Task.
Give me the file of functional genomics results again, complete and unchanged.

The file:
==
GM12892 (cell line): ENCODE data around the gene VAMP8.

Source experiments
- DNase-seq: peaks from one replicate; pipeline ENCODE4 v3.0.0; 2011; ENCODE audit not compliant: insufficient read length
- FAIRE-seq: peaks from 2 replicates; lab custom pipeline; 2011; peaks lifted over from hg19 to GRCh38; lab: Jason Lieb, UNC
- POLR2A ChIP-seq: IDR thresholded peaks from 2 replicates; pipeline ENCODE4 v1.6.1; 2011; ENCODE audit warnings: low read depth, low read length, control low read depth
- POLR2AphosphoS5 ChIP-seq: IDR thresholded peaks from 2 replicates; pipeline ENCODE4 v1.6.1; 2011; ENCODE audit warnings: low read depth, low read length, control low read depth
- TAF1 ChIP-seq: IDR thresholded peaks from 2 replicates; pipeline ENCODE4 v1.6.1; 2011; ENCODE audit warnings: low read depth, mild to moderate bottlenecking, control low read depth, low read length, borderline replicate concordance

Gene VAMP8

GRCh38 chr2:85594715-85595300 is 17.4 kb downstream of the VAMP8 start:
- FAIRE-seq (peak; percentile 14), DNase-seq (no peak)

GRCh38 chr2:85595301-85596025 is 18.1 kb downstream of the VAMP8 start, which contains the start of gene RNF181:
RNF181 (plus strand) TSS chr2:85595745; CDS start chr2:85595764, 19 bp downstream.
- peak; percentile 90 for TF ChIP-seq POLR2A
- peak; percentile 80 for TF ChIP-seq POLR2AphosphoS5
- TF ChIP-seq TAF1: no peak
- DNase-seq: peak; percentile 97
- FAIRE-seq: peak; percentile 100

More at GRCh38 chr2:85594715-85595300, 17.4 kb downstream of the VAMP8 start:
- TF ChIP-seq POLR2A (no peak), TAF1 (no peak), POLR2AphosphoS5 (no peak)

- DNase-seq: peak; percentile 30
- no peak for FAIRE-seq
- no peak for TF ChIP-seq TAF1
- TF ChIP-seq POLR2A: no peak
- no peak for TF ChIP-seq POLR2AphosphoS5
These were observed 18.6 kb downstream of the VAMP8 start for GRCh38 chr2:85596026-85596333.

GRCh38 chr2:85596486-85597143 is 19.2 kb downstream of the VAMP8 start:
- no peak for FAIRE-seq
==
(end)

GM12892 (cell line): ENCODE data around the gene VAMP8.

Source experiments
- DNase-seq: peaks from one replicate; pipeline ENCODE4 v3.0.0; 2011; ENCODE audit not compliant: insufficient read length
- FAIRE-seq: peaks from 2 replicates; lab custom pipeline; 2011; peaks lifted over from hg19 to GRCh38; lab: Jason Lieb, UNC
- POLR2A ChIP-seq: IDR thresholded peaks from 2 replicates; pipeline ENCODE4 v1.6.1; 2011; ENCODE audit warnings: low read depth, low read length, control low read depth
- POLR2AphosphoS5 ChIP-seq: IDR thresholded peaks from 2 replicates; pipeline ENCODE4 v1.6.1; 2011; ENCODE audit warnings: low read depth, low read length, control low read depth
- TAF1 ChIP-seq: IDR thresholded peaks from 2 replicates; pipeline ENCODE4 v1.6.1; 2011; ENCODE audit warnings: low read depth, mild to moderate bottlenecking, control low read depth, low read length, borderline replicate concordance

Gene VAMP8

GRCh38 chr2:85594715-85595300 is 17.4 kb downstream of the VAMP8 start:
- FAIRE-seq (peak; percentile 14), DNase-seq (no peak)

GRCh38 chr2:85595301-85596025 is 18.1 kb downstream of the VAMP8 start, which contains the start of gene RNF181:
RNF181 (plus strand) TSS chr2:85595745; CDS start chr2:85595764, 19 bp downstream.
- peak; percentile 90 for TF ChIP-seq POLR2A
- peak; percentile 80 for TF ChIP-seq POLR2AphosphoS5
- TF ChIP-seq TAF1: no peak
- DNase-seq: peak; percentile 97
- FAIRE-seq: peak; percentile 100

More at GRCh38 chr2:85594715-85595300, 17.4 kb downstream of the VAMP8 start:
- TF ChIP-seq POLR2A (no peak), TAF1 (no peak), POLR2AphosphoS5 (no peak)

- DNase-seq: peak; percentile 30
- no peak for FAIRE-seq
- no peak for TF ChIP-seq TAF1
- TF ChIP-seq POLR2A: no peak
- no peak for TF ChIP-seq POLR2AphosphoS5
These were observed 18.6 kb downstream of the VAMP8 start for GRCh38 chr2:85596026-85596333.

GRCh38 chr2:85596486-85597143 is 19.2 kb downstream of the VAMP8 start:
- no peak for FAIRE-seq